I’ve noticed lately that I have been calling a number of women … girls. It was my husband actually who first pointed this out to me. One day we were jogging past a woman pushing a double stroller on the sidewalk, and I called back to my husband, “Watch out for the girl.” My husband quickly replied, “She’s not a girl, she’s a woman.”
A week after this incident, I received a Facebook message from a male friend with the subject line: Woman vs. Girl. He (I’m going to call him Dan) wanted to know my opinion about whether it was ever appropriate to address women as “girls.” The irony here is that I had not been in touch with Dan for months, so he would not have known that I was currently in a phase of calling women “girls.” I figured this was life’s way of getting me to look deeper into the issue.
The feminist movement worked hard for women to be called “women,” and never girls. The term “girl” was considered diminutive and disempowering—a term associated with being a victim. The use of “woman,” on the other hand, was associated with confidence and power. In fact, as I understand it from those who were a little older than I was in the 70s, calling a woman a girl was like spitting in her face.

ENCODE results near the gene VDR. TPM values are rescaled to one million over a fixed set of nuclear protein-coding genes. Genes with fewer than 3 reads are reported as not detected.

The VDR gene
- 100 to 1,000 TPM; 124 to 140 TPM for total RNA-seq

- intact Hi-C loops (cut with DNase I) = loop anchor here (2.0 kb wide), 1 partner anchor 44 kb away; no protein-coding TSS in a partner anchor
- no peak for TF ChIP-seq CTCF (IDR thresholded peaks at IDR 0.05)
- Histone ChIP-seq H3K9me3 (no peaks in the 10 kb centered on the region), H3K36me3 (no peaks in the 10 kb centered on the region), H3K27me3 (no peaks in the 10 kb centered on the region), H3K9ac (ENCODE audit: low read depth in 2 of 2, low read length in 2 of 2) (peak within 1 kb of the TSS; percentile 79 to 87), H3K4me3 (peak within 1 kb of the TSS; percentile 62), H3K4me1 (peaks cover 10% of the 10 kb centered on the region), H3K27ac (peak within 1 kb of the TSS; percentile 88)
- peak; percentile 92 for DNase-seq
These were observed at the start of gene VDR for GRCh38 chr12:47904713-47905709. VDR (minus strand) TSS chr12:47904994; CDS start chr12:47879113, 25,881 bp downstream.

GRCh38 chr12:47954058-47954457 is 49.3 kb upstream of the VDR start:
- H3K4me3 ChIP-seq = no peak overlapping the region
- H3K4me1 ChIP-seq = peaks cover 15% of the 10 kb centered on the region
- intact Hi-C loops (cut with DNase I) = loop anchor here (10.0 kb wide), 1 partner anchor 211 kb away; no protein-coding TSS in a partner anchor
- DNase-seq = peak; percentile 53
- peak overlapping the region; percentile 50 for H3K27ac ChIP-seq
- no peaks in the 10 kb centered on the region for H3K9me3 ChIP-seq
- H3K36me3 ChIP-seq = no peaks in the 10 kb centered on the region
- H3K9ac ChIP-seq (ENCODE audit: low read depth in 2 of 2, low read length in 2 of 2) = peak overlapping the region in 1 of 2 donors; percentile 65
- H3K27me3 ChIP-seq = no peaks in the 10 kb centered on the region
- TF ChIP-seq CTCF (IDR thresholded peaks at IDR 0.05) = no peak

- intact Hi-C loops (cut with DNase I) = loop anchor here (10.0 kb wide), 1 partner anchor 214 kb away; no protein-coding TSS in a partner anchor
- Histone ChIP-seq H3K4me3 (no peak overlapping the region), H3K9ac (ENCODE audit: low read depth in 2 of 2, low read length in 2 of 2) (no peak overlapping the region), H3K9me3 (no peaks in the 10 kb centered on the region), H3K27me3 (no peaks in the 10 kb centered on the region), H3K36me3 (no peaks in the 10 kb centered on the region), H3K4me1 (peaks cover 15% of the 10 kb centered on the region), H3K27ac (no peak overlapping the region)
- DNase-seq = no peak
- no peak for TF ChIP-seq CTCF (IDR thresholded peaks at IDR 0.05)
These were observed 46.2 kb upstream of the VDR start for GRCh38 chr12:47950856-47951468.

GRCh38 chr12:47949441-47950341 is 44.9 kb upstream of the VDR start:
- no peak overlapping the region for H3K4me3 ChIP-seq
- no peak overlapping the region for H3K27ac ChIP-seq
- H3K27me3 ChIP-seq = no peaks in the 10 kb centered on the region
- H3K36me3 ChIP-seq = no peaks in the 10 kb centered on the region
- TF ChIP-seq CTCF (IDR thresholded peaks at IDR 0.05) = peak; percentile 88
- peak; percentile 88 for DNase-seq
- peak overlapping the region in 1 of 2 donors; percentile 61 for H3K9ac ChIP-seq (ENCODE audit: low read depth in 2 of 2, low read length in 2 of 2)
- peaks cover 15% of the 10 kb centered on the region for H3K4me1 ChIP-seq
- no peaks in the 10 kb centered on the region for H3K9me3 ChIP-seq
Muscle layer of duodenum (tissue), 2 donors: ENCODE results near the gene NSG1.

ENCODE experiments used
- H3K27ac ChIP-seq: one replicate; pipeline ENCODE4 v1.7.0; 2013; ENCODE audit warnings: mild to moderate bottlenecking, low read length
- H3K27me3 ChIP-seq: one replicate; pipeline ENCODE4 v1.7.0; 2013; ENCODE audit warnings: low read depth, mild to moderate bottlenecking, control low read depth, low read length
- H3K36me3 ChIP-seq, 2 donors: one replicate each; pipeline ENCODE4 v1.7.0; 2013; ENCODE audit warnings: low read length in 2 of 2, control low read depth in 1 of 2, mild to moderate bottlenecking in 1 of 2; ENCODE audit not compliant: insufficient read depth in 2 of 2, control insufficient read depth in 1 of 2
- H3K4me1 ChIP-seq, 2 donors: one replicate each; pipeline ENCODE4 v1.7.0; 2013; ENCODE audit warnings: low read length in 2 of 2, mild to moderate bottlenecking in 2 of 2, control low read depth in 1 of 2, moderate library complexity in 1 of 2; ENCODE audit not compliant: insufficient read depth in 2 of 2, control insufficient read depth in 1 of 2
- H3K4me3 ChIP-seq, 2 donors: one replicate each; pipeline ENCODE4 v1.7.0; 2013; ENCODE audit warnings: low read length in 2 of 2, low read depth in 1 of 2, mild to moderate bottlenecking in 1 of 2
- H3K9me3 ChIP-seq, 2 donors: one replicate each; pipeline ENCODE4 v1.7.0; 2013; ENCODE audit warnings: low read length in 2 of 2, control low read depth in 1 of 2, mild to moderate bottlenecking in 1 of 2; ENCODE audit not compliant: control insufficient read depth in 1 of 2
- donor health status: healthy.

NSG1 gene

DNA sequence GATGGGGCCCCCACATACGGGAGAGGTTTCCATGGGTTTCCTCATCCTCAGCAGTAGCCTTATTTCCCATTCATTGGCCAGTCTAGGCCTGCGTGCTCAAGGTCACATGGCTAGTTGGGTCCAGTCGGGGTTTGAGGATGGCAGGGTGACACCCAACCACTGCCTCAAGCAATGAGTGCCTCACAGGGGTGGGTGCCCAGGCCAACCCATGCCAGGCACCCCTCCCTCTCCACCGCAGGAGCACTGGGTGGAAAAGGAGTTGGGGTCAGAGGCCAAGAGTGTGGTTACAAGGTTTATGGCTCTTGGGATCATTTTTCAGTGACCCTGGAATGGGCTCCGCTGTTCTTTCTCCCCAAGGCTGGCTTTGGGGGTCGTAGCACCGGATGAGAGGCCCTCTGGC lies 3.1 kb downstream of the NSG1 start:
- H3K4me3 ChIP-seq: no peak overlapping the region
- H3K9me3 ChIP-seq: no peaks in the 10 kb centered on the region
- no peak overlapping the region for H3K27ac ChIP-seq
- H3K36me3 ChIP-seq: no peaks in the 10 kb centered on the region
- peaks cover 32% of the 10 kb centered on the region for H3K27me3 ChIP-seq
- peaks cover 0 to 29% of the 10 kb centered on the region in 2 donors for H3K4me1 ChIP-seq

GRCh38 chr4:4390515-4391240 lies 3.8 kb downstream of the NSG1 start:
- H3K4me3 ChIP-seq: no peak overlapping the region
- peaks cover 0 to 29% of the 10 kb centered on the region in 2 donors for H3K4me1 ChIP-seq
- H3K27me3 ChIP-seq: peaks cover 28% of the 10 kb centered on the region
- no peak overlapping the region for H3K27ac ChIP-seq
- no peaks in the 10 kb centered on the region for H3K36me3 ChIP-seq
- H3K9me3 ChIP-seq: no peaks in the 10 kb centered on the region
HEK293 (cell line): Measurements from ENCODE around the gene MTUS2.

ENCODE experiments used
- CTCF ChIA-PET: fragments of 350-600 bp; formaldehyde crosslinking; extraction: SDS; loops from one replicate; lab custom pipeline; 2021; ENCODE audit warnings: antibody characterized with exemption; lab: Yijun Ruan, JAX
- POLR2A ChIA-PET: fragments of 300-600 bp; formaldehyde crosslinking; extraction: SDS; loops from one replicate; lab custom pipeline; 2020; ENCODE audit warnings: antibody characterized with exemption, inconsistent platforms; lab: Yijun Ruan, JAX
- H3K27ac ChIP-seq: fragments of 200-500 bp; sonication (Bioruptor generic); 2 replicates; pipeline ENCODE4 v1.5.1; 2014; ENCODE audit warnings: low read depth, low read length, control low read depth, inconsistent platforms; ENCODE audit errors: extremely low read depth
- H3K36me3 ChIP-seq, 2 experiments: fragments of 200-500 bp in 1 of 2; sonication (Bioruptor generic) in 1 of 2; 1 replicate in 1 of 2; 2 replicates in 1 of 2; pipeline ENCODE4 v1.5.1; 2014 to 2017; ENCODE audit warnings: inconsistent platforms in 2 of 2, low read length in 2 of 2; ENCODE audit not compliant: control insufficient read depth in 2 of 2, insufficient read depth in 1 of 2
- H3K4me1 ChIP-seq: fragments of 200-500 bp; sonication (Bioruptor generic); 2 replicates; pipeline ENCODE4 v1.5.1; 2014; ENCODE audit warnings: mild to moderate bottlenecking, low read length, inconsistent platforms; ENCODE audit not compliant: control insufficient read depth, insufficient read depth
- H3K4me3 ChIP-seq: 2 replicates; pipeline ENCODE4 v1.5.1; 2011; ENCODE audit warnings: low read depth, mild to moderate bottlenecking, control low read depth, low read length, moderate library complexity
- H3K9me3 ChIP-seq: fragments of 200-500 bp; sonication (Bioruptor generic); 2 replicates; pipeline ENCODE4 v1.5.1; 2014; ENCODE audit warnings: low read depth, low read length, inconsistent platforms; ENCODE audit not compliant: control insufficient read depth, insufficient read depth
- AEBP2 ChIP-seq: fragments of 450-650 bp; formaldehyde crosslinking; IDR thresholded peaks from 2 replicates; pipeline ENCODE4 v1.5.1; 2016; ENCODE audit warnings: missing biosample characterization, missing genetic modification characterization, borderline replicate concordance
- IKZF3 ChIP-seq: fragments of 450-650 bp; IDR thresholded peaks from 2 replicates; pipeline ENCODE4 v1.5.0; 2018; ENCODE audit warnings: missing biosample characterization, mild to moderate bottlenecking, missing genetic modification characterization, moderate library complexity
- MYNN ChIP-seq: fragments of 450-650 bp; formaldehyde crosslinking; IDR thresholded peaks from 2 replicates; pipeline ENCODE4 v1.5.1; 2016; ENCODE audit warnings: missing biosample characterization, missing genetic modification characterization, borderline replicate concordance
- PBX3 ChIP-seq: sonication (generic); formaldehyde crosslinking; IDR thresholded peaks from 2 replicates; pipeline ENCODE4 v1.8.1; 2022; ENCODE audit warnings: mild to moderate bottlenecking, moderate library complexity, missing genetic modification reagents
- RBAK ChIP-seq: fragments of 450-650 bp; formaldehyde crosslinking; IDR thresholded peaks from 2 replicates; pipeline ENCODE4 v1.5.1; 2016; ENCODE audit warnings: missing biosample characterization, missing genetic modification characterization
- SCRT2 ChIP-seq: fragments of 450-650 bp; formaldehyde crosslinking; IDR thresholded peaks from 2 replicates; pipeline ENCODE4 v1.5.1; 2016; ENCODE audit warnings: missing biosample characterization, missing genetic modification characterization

While I understand the argument of the feminist movement, I am wondering if today we actually give something up if we insist on being called a “woman” all of the time? Could we be abandoning our girlish playfulness and sensibilities? Could we be disenfranchising an important part of us that actually holds the key to our ultimate power as women?
The other question that comes to mind is: Is it okay for a woman to call other women girls and not okay for men to do this?
“I see many of my friends and acquaintances still using ‘girl’ when speaking of women, and sometimes when talking to a woman directly. I feel it’s disrespectful … Now, when I catch my friends speaking in this manner, if it’s an appropriate environment, I will call them on it. I try to be humble and considerate with this suggestion,” said Dan in his email.
How we address each other is important. There is no doubt about that.
I think my occasional turn toward calling other women (myself included) “girl” is a way to reclaim some of my own girl power. To me, this means a person who is fun, adventurous, exploratory and bold. A woman to me is strong, confident, responsible, nurturing and global in her thinking. Probably the most important piece to all of this is the integration of girl power with woman power in each woman herself, allowing a dance between the two.
While feminists made “woman” a hard and fast rule, could it be time to reopen the case? Could we be coming to a time when we need to reclaim “girl” to embrace all of the woman that we are?